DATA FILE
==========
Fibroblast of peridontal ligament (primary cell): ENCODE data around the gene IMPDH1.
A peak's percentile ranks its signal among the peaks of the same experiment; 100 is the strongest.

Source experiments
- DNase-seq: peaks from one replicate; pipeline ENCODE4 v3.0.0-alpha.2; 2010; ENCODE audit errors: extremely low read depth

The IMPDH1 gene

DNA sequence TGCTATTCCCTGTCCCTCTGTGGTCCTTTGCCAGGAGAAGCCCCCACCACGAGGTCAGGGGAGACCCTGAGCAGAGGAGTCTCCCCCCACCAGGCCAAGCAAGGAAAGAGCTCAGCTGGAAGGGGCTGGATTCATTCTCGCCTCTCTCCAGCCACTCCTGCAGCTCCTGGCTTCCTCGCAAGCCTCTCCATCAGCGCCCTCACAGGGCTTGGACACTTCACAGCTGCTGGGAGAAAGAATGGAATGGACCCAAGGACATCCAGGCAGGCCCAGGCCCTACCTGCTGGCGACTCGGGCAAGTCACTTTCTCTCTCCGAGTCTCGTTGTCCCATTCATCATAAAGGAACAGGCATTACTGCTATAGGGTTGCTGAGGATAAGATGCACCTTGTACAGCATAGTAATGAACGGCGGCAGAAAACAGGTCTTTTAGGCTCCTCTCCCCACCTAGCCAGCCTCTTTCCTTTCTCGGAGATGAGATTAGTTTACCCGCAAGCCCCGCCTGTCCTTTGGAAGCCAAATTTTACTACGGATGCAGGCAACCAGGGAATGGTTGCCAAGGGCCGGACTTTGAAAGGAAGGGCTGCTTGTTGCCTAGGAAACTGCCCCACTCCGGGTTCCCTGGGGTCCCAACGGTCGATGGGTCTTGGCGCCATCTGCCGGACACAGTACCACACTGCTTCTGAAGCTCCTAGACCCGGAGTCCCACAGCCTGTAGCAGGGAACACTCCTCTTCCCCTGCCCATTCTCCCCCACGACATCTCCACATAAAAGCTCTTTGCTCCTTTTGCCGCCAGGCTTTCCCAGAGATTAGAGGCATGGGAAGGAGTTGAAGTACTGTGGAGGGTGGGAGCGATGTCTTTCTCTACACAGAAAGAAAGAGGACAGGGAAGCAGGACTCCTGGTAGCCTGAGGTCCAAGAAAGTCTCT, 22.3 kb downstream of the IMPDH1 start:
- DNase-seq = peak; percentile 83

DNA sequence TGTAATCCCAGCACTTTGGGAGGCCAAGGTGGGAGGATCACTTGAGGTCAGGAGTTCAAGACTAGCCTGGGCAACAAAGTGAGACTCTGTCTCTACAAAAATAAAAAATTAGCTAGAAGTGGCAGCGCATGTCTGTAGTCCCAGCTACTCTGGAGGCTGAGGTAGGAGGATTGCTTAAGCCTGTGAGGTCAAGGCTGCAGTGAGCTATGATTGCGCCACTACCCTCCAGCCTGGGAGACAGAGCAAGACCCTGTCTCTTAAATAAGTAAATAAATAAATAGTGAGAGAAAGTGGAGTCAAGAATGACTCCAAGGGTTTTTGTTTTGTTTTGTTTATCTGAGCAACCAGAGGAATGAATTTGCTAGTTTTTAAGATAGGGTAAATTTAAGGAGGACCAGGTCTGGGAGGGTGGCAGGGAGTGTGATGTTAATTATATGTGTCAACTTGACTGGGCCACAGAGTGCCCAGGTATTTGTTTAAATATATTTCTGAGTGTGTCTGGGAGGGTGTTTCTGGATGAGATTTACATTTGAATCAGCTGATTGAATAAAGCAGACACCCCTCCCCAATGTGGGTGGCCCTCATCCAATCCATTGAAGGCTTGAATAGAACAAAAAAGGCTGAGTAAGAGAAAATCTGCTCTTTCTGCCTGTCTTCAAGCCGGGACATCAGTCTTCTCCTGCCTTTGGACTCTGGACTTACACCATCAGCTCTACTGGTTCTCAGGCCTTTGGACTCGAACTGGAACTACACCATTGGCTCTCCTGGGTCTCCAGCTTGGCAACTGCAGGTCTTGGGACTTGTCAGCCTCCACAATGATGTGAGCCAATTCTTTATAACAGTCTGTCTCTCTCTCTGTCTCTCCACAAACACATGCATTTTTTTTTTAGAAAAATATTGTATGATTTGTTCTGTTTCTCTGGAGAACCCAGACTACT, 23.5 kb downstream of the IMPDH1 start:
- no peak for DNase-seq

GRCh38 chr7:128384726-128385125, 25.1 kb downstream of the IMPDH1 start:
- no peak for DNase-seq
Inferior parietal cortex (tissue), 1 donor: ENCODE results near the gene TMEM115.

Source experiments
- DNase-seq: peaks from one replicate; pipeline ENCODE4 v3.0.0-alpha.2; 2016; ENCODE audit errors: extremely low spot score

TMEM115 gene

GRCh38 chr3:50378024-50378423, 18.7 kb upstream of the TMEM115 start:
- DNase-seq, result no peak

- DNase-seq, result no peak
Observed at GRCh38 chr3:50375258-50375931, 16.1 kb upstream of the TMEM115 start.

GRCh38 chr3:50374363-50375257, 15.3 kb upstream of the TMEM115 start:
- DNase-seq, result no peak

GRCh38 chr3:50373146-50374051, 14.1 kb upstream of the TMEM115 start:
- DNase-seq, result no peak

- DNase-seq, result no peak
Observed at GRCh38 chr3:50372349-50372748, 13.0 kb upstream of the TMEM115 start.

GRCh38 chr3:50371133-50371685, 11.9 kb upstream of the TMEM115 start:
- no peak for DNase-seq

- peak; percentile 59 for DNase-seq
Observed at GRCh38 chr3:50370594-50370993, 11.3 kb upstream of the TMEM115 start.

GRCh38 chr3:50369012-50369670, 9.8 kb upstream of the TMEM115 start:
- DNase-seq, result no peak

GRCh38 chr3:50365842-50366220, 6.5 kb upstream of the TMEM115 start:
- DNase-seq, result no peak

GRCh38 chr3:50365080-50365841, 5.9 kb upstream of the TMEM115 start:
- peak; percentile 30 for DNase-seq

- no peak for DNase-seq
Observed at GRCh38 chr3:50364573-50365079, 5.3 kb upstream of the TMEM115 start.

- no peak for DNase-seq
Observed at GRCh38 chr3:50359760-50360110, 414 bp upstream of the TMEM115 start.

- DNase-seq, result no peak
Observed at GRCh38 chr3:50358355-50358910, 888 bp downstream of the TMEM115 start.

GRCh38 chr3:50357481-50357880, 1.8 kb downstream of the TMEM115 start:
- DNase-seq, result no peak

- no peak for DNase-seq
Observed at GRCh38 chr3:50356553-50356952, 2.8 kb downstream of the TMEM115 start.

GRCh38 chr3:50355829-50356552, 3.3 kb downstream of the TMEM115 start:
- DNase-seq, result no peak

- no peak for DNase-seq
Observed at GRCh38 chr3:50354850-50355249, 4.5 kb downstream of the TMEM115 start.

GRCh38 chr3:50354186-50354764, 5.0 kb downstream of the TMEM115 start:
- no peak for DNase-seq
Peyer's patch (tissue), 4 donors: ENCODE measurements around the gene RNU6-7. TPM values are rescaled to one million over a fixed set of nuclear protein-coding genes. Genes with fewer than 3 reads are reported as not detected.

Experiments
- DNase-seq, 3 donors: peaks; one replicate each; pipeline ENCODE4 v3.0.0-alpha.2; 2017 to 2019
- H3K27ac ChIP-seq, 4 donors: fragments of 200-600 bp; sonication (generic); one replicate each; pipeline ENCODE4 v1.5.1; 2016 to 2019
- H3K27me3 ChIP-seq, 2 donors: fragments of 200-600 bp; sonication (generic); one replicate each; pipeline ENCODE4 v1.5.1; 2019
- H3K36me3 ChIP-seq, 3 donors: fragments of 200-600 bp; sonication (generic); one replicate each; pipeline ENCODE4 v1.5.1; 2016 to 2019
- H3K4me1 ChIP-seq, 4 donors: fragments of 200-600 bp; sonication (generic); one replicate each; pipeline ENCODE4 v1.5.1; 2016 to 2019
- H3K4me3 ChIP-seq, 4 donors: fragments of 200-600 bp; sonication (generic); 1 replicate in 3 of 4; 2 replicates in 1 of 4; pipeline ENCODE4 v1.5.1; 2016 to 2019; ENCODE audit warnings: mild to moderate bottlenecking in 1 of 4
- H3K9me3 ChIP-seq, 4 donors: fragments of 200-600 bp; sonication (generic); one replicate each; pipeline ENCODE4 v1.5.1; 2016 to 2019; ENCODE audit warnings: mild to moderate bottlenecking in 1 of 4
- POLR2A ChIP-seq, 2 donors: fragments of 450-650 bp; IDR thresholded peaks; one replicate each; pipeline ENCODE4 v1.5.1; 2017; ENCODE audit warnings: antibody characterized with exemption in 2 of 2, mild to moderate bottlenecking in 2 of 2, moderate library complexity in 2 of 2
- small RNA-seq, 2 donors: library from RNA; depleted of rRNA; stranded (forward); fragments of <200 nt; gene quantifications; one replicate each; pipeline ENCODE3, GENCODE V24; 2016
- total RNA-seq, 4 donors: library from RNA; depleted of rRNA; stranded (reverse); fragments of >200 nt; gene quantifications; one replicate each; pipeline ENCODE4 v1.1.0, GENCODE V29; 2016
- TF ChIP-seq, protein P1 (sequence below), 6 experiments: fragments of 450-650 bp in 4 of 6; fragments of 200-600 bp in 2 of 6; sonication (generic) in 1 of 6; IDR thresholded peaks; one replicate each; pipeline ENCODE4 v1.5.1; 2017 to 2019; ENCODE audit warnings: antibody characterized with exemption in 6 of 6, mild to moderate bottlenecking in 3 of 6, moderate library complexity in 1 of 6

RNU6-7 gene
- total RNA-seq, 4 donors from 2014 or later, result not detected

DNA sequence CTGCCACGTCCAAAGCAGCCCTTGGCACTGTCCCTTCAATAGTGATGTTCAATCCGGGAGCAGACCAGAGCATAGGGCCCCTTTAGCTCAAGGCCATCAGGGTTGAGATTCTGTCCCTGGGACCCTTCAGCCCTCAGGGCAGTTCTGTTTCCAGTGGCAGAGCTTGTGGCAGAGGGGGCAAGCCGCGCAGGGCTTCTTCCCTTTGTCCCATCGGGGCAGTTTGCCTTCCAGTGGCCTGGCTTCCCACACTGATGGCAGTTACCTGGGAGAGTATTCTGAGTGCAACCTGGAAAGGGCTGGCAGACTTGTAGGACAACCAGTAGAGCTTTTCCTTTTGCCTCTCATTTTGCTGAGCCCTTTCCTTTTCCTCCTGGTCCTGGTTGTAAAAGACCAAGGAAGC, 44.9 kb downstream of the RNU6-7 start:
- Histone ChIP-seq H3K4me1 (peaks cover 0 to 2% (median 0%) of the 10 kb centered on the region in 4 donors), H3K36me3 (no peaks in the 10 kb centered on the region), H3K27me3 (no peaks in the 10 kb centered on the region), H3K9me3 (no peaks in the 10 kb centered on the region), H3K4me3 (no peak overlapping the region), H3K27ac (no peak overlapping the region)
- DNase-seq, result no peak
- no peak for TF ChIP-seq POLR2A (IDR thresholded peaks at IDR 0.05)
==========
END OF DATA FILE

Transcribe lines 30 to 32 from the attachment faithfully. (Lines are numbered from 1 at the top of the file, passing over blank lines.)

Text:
GRCh38 chr3:50369012-50369670, 9.8 kb upstream of the TMEM115 start:
- DNase-seq, result no peak

GRCh38 chr3:50365842-50366220, 6.5 kb upstream of the TMEM115 start: